Do you want to boost your conversational French? Here are 10 most common French expressions to help you understand native speakers and improve your conversational skills in French.
These idiomatic expressions may seem little weird at first, but they are actually really fun to learn.
1) Faire la grasse matinée
“Faire la grasse matinée” literally means “to do the fat or greasy morning”, but it doesn’t have anything to do with a full breakfast. It means ‘to sleep in’.
Ex: J’aime faire la grasse matinée le dimanche. (I like sleeping in on Sundays)
2) Avoir la patate
“Avoir la patate” literally means to “have the potato.“
It actually means that you are in a good mood or energized.
Ex: Est-ce que tu as la patate aujourd’hui? / Are you in a good mood today?
3. Accrocher ses patins
“Accrocher ses patins” is a Quebec expression which means -to retire! ⠀⠀⠀⠀⠀⠀⠀⠀⠀
The expression refers to hockey, and it means “to hang up one’s skates”. Very Canadian, eh?
4. Avoir la pêche
“Avoir la pêche” is translated as “have the peach”. It means “to feel peachy, to be full of energy”!
According to linternaute.fr, the expression might come from Chinese Culture in which the peach is a sign of immortality and good health.
Ex: J’ai la pêche aujourd’hui, et toi? / I’m full of energy today, and you?
5. C’est parti !
C’est parti” is a very common French expression that you can easily use everyday.
It literally means “it has left” and we usually use in spoken French to say “here goes, here we go and let’s go”.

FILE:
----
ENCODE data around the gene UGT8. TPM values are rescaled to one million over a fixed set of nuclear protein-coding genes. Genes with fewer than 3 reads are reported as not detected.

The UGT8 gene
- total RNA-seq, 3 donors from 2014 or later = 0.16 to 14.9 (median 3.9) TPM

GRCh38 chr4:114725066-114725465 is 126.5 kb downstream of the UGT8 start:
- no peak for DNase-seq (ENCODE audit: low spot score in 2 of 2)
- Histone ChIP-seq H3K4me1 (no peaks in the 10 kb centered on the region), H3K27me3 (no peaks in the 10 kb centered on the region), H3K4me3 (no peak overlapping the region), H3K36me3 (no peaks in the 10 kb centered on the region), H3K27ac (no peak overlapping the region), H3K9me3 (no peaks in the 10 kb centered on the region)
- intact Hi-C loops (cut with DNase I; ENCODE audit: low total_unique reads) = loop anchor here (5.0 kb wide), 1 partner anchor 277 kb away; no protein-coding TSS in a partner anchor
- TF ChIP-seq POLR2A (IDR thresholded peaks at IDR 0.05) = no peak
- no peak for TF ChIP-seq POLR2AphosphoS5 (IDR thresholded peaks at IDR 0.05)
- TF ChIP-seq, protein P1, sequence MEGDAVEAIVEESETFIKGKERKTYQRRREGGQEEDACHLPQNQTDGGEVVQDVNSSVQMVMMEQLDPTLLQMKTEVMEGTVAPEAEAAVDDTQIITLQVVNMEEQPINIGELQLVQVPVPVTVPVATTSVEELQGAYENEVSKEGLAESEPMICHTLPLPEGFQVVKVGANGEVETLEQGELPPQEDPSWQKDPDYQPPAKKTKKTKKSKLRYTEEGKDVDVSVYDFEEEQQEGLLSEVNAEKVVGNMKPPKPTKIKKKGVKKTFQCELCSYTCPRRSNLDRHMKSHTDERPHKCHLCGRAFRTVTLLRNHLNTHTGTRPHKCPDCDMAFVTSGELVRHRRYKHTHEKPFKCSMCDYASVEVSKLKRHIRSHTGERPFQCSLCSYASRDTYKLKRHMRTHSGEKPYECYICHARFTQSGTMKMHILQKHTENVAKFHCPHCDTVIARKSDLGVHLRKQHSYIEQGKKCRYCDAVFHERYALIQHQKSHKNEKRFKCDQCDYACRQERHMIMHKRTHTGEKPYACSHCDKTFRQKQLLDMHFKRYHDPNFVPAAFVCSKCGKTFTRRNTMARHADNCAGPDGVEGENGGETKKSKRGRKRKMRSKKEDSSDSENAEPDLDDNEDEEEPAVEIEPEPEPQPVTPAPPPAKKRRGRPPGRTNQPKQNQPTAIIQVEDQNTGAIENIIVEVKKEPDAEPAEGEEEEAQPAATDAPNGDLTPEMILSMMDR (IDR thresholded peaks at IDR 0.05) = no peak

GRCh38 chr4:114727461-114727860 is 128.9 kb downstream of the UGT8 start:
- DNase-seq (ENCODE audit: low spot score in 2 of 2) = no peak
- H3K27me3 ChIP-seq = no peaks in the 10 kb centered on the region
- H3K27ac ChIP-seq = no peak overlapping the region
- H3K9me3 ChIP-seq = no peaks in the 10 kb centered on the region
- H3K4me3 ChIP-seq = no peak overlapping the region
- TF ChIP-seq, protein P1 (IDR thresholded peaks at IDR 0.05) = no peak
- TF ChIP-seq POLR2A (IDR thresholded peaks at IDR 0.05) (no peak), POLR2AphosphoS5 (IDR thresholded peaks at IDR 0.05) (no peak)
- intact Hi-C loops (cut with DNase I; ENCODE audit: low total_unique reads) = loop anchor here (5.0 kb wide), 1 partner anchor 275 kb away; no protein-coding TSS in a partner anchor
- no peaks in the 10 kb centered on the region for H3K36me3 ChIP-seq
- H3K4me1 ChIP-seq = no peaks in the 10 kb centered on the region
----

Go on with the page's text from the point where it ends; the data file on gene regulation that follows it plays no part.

6. S’occuper de ses oignons
This idiomatic expression is “s’occuper de ses oignons” which is translated to “taking care of one’s onions”.
Do you want to take a wild guess on what this expression means? ⠀⠀⠀⠀⠀⠀⠀⠀⠀
”S’occuper de ses oignons means “-to mind one’s own business”. ⠀⠀⠀⠀⠀⠀⠀⠀⠀
So, if someone is meddling in your own business, you could say: “occupe-toi de tes oignons!”/ mind your own business! ⠀
7. C’est simple comme bonjour !
“C’est simple comme bonjour” is used for anything effortless.
It means “it‘s simple as hello” and we usually use in spoken French to say “easy peasy.
Do you think that French is easy peasy? C’est simple comme bonjour?
8. Être à l’ouest
“Être à l’ouest” which is translated as “To be in the west”. Do you want to take a wild guess on what this expression means? ⠀⠀⠀⠀⠀⠀⠀
“Être à l’ouest” means to be out of it/out of touch with reality. ⠀⠀⠀⠀⠀⠀⠀⠀
Here is the example for you:
J’ai dormi seulement cinq heures, je suis complètement à l’ouest aujourd’hui. / I only got five hours sleep, I’m really out of it today. ⠀⠀
9. Tomber en amour
This expression is commonly used in Québec, and it is translated as ”-to fall in love“ in English.
In France, we mostly say “tomber amoureux/amoureuse”.
10. Poser un lapin
“Poser un lapin” is translated as ”-to put down a rabbit“ in English.
We use it to describe the action of not showing up to a meeting without telling anyone. In English is ”a no show”.
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